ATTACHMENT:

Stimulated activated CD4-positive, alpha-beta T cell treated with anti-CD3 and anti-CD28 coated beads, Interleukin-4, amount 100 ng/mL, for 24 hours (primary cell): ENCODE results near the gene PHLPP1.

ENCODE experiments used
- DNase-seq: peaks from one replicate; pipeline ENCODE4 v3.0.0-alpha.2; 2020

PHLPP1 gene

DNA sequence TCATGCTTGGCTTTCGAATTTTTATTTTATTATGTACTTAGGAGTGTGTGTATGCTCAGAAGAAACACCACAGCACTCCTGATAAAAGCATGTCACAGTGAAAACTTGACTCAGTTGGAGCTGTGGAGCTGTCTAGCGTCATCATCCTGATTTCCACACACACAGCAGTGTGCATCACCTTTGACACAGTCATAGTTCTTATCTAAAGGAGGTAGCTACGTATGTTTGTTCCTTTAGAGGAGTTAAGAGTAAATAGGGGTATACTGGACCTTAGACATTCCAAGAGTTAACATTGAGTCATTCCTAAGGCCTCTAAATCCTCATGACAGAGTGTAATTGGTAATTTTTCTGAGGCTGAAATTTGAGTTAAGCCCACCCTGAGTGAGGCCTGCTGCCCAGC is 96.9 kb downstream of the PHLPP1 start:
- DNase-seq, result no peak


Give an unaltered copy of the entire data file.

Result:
Stimulated activated CD4-positive, alpha-beta T cell treated with anti-CD3 and anti-CD28 coated beads, Interleukin-4, amount 100 ng/mL, for 24 hours (primary cell): ENCODE results near the gene PHLPP1.

ENCODE experiments used
- DNase-seq: peaks from one replicate; pipeline ENCODE4 v3.0.0-alpha.2; 2020

PHLPP1 gene

DNA sequence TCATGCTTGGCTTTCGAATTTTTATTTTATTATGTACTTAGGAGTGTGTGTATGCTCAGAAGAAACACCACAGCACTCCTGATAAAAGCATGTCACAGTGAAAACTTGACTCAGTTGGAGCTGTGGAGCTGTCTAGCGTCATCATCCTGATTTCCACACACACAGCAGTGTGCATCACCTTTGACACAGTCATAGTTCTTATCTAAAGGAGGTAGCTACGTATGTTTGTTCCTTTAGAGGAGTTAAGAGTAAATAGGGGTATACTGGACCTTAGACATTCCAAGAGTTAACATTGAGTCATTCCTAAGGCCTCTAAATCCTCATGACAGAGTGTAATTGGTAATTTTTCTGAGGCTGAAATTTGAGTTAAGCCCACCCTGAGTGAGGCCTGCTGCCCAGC is 96.9 kb downstream of the PHLPP1 start:
- DNase-seq, result no peak